A triathlon encourages all walks of life to participate. Sure, most participants are tried and true seasoned triathlon veterans who have been competing and racing for years. However, often times there are just as many fitness novices in the mix who are just looking to kick-start their health and fitness with a new and exciting race goal. As if combining the three disciplines of swimming, biking and jogging wasn’t challenging enough, there are a ton of other training, preparation, and race day mistakes that many newbies tend to me. Today, we’re going to go over just a handful of these common mistakes and how to go into your race completely prepared instead!
1. Not taking the time to develop true skill and technique.
Many beginners rush into the sport with a training plan in mind and become obsessively concerned with logging in the proper mileage with regards to biking and running, and then making sure just as many hours are spent in the pool. Instead, spend some time initially consulting professionals in the sport to ensure what and how you do things is the safest, most appropriate approach there is. Work with a swim coach to develop proper stroke and technique. Find a bike coach who can educate you on proper bike set-up, gear selection, pedaling, riding in groups and of course, bike maintenance! Lastly, a running coach is super helpful when developing your running plan, as well improving overall speed and technique.
2. Using triathlon training as a ‘free pass’ to eat and drink whatever you like.
Some beginner triathletes have never worked out this hard in their life. Naturally, food and drink become used to reward themselves for their hard efforts. ‘Reward food ‘often times doesn’t involve lean proteins and nutrient dense fruits and vegetables. Instead, processed carbohydrates, sugar and alcohol are the preferred go-to’s. And while these food items might taste good going down, they are doing nothing but destroying all of your hard work and efforts on the road and in the water. Triathletes, especially, need to be cognizant of eating as clean and healthy as they can. Fueling your body right is paramount!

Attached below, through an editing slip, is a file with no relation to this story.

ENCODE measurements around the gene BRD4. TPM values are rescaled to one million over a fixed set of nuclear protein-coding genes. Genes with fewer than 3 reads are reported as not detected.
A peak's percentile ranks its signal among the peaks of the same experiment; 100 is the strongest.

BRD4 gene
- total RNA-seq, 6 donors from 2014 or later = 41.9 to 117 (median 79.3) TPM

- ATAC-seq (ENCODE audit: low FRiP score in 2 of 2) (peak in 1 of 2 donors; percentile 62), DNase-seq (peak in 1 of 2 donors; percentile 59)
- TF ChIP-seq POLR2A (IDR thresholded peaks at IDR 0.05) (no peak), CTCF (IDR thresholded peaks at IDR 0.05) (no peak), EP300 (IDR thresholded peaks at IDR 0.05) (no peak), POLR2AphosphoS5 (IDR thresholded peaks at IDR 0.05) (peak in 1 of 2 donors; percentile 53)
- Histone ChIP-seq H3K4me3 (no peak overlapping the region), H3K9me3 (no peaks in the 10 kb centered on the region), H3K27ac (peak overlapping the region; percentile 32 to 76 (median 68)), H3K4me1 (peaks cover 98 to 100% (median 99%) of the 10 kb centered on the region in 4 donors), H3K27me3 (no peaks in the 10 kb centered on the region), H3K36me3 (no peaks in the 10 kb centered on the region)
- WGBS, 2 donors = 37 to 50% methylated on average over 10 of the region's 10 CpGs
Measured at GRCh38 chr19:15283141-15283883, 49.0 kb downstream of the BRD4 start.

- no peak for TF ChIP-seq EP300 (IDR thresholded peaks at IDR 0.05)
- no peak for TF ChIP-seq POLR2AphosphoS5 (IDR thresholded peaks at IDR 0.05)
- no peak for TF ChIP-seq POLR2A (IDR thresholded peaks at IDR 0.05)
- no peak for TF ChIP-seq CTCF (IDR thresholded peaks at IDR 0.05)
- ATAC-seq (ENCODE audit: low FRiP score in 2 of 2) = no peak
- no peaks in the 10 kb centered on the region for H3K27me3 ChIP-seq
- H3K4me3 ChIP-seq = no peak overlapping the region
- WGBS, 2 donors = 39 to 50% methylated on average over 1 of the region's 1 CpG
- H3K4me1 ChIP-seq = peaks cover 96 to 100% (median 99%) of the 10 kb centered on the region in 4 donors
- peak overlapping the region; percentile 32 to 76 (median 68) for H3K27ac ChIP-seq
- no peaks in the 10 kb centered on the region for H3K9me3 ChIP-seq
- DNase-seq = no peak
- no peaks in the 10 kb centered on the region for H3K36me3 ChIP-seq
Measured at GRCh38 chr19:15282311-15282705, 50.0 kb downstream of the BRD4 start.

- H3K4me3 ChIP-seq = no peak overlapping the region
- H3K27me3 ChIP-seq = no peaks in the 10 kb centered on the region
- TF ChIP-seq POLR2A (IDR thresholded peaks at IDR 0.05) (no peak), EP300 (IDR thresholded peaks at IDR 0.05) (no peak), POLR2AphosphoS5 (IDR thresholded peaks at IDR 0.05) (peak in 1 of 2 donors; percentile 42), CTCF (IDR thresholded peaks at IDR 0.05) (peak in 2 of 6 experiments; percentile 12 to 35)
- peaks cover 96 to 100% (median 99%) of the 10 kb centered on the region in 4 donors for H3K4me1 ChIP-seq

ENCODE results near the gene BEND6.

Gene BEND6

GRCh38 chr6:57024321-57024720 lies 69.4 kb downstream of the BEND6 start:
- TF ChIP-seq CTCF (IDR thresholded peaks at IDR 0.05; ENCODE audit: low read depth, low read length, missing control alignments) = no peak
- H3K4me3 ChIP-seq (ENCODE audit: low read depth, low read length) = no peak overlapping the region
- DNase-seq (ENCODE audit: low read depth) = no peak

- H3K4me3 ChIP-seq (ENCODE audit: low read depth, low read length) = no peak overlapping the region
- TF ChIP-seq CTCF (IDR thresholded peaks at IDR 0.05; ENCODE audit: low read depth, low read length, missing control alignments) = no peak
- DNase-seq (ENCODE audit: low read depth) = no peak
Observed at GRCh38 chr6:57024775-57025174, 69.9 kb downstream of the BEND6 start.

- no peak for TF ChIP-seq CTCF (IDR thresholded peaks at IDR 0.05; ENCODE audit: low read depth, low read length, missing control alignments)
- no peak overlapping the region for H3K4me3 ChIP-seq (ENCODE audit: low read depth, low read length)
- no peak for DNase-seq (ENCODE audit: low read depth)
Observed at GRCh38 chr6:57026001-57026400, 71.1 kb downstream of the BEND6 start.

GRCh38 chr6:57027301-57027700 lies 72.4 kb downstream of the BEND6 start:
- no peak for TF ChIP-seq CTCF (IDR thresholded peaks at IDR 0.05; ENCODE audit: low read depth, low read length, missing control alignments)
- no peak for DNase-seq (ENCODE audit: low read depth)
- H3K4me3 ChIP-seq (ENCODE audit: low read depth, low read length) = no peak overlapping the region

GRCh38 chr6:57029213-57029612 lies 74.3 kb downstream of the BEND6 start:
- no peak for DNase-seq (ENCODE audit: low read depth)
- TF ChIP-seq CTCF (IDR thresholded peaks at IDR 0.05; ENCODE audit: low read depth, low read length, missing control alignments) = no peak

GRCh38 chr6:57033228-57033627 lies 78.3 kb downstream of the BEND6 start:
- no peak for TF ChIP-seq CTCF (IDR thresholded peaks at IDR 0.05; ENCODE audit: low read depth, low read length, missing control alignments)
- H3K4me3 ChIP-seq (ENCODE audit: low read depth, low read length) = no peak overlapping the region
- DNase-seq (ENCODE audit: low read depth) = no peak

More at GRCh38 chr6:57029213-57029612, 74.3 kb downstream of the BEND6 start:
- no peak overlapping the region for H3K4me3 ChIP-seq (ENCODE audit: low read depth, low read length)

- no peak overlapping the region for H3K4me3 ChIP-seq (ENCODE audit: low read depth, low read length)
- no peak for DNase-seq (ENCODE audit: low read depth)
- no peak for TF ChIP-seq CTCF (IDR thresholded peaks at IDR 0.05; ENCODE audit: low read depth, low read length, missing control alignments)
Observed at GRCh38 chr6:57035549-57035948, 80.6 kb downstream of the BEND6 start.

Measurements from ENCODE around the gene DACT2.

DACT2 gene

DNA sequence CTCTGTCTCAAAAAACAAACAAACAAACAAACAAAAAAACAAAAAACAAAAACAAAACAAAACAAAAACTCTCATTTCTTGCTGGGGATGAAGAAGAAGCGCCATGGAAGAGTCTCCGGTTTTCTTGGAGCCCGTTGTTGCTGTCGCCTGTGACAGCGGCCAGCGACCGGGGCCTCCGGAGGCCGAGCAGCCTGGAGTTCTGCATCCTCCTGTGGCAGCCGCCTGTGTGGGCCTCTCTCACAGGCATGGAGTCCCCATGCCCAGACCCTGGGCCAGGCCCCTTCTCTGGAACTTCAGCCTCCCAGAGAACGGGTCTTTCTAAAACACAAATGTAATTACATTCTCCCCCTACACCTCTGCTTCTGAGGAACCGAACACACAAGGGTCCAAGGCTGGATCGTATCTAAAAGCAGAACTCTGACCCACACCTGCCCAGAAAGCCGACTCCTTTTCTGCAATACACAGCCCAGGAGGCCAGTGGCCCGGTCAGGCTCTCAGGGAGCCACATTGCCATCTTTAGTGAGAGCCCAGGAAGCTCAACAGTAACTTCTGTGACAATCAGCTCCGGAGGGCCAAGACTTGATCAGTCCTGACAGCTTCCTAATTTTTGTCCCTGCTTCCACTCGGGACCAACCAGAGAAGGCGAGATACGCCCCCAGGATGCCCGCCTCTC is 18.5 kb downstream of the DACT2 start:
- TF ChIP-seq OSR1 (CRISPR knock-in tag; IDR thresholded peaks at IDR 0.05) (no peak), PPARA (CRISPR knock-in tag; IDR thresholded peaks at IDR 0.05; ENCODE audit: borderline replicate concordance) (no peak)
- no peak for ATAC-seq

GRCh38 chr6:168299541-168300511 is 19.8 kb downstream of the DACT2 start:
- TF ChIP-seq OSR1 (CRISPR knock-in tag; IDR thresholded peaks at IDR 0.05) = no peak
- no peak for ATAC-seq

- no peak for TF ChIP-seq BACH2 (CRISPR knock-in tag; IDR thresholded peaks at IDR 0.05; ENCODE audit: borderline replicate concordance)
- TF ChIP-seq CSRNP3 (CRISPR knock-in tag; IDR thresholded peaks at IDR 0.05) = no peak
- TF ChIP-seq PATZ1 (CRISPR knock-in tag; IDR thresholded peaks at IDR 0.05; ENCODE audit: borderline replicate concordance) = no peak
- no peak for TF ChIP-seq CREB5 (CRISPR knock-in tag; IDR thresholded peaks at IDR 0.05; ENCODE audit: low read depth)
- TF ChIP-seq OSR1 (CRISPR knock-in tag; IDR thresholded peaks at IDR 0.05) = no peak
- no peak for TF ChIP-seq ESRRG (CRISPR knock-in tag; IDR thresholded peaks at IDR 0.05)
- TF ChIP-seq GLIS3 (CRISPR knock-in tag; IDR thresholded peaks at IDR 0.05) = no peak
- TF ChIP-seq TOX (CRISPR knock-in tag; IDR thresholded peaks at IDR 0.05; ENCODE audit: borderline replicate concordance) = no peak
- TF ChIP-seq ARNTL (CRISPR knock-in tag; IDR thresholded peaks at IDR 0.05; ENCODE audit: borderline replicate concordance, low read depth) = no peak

3. Increasing training duration too quickly.
There’s an old adage that more is always better. Not so when it comes to training for your first race. Just because you may be experiencing some sort of runner’s high, or are feeling really strong after each road ride doesn’t mean you need to immediately go above and beyond the call of duty. Stick to the plan. The racing plan you have researched or have been given is constructed that way for a reason. The quickest way to injury is doing too much too soon.
4. Trying out something ‘new’ on race day.
Race day is by leaps and bounds the WORST day to make any additions, changes or modifications to your routine. New shoes, the addition/deletion of wetsuits, and consuming some bar or goo you’re not used to can and has for many people resulted in complete disaster. This principle is not limited to products. For example, going out really fast during any leg of the race is a sure way to shock your body and could possibly end with failure. Always stick to exactly what you have been doing during your training.
5. Not taking the time to adequately recover and/or taper come race day.
Getting enough sleep, allowing rest days, eating healthy and scheduling the occasional massage are all very important in the recovery process. Without attention to recovery, you shall not be able to train as hard as you would like or as long as you may like. Additionally, the week before your race should be spent tapering off your training. Proving to yourself you can run 13.1 miles without stopping is a great feeling, but that sort of ego boost cannot be done a couple of days before the big race. Even if you haven’t met the exact mileage you were hoping to log in, better to be safe and take it easy than to cram it all in the days right before your big race.
As I mentioned earlier, these are just a mere handful of the mistakes first-time triathletes make. Please feel free to chime in and add your own mistakes; mistakes you’ve made while training or on the actual race day. Knowing what to do and what not to do is very important. Train and race smart.